Sunday, January 27, 2013

Using tech to better understand Hawaiian weather

It wasn’t all that long ago that we didn’t know a hurricane was headed our way unless a ship had sailed through it and radioed a warning.

Satellite technology—allowing us to see tropical storms develop from infancy to powerful systems with distinct eyes—has changed all that.

But a satellite—the ability to see water vapor and heat signatures from a distance—doesn’t tell us everything we need to know. That’s why pilots and crews put themselves at risk to fly into the heart of cyclones to gather data.

The June-to-November hurricane season is of concern, but in winter, the Islands  face different weather systems that also have the ability to cause massive damage—like fronts that bring intense downpours, sweeping flash floods down narrow valleys. They can close roads, wash away homes and cars, and flood vast lowlands.

Kaua`i knows that more than most. Falling trees and rocks regularly close roads during rainstorms, and residents of the North Shore know too well the problems of a highway under feet of muddy water.

We still need understand some of these weather systems better.

As this story is published, the National Oceanic and Atmospheric Administration, is sending one of its hurricane-hunter aircraft on regular flights into the North Pacific to better understand the genesis of severe weather patterns over the ocean. It is a mission that has been underway winters since 1999.

A specialized NOAA jet, a twin-engine Gulfstream IV-SP, is flying into the North Pacific out of Hickam Air Force Base through Feb. 27 and then from Anchorage, Alaska, through March 10.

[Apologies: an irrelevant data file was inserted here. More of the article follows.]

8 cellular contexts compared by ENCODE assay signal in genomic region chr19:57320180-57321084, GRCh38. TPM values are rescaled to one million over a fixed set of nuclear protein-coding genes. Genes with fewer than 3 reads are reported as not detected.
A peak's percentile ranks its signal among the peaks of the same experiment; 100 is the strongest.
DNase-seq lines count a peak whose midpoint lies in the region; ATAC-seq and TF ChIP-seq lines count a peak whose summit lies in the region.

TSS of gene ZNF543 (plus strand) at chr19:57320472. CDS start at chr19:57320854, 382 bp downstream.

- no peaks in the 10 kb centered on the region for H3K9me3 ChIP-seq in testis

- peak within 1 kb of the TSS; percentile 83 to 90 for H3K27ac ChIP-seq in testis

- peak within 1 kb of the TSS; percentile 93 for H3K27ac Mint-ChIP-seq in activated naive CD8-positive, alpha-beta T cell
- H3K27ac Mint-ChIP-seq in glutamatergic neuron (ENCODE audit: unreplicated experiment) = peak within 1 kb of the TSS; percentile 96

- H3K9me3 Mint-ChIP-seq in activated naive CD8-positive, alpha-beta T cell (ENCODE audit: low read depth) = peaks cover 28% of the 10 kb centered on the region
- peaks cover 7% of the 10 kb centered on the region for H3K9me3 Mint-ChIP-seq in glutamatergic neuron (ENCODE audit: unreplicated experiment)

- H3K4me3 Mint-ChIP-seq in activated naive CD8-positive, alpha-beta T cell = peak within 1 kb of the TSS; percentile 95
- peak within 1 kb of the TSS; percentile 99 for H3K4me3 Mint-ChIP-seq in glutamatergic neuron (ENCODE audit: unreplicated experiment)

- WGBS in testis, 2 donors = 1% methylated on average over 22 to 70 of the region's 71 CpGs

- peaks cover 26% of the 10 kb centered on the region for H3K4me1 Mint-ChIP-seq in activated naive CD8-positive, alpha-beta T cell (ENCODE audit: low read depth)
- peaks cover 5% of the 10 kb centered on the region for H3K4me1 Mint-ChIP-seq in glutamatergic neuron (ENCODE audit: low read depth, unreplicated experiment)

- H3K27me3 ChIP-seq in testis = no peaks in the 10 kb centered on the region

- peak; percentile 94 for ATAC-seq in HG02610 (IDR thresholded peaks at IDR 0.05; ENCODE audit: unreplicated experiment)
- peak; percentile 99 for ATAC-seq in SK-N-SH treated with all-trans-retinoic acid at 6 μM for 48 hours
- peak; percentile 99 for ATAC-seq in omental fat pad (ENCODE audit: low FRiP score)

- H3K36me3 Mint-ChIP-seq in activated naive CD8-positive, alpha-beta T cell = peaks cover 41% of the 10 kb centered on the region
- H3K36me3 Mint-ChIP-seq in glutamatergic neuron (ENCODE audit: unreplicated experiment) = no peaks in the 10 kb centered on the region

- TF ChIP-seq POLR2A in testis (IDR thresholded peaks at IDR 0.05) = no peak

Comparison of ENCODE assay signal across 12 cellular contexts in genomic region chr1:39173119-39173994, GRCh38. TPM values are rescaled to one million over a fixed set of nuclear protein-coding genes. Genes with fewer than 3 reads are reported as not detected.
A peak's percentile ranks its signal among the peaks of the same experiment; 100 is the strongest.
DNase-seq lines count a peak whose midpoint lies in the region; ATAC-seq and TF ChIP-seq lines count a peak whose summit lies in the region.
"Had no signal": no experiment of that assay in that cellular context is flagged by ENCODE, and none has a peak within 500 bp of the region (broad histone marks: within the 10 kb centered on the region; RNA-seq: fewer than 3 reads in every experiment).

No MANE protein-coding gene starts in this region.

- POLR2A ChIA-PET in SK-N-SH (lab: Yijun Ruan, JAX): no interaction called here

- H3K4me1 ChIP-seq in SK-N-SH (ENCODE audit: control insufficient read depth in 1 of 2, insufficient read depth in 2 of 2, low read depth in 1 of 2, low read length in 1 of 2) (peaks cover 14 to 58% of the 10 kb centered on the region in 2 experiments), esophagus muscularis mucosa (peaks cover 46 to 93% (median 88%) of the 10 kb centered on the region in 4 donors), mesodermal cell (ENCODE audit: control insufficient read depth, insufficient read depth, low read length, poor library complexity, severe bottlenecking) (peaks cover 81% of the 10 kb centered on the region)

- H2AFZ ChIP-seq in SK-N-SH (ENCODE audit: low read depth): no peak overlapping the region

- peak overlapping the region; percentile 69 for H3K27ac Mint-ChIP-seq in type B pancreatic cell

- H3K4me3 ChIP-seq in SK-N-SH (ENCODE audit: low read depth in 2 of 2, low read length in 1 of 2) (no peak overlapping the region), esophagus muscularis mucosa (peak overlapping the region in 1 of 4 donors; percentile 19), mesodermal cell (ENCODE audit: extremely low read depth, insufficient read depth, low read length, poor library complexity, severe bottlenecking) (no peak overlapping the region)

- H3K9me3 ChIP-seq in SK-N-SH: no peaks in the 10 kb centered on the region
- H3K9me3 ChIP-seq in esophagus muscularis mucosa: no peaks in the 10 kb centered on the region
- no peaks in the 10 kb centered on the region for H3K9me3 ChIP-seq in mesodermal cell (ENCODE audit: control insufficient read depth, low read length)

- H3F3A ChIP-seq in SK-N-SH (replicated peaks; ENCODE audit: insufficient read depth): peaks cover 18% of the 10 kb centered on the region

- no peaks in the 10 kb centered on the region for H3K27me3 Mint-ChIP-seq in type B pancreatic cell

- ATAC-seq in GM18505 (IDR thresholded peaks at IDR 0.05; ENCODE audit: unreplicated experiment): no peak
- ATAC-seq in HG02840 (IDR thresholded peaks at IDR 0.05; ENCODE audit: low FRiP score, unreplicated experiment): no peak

On each of multiple trips, the plane will release multiple recording devices called dropsondes.
Each device will fall for 17 minutes before broadcasting the data it has collected. That data will include recordings of pressure, temperature and humidity four times per second, and the GPS location and wind speed and direction twice per second.

The direction of the flights will be dictated by the National Centers for Environmental Prediction, a branch of the National Weather Service.

The recorded data will be immediately available to weather forecasters in the Islands, said Jack R. Parrish, flight director and meteorologist with NOAA’s Office of Marine and Aviation Operations.
The data is valuable in part because it establishes a three-dimensional view of the weather, rather than a satellite image, which only looks down from on high.

 “These additional targeted observations, combined with data from other observing systems, enhance the accuracy of the forecasts, especially for high impact winter weather events. By improving our forecasts, we can alert the public, emergency managers, air carriers, utility companies and others sooner so they can prepare more effectively for significant storms, and save lives, property and money,” said NCEP Chief Science Officer Barry Choy.

Whether a ship at sea or a dropsonde falling from a jet, the best weather data still comes from folks actually traveling in the storm.

DROP-IN: If you want to follow what’s happening in the weather on social media, see

© Jan TenBruggencate 2013

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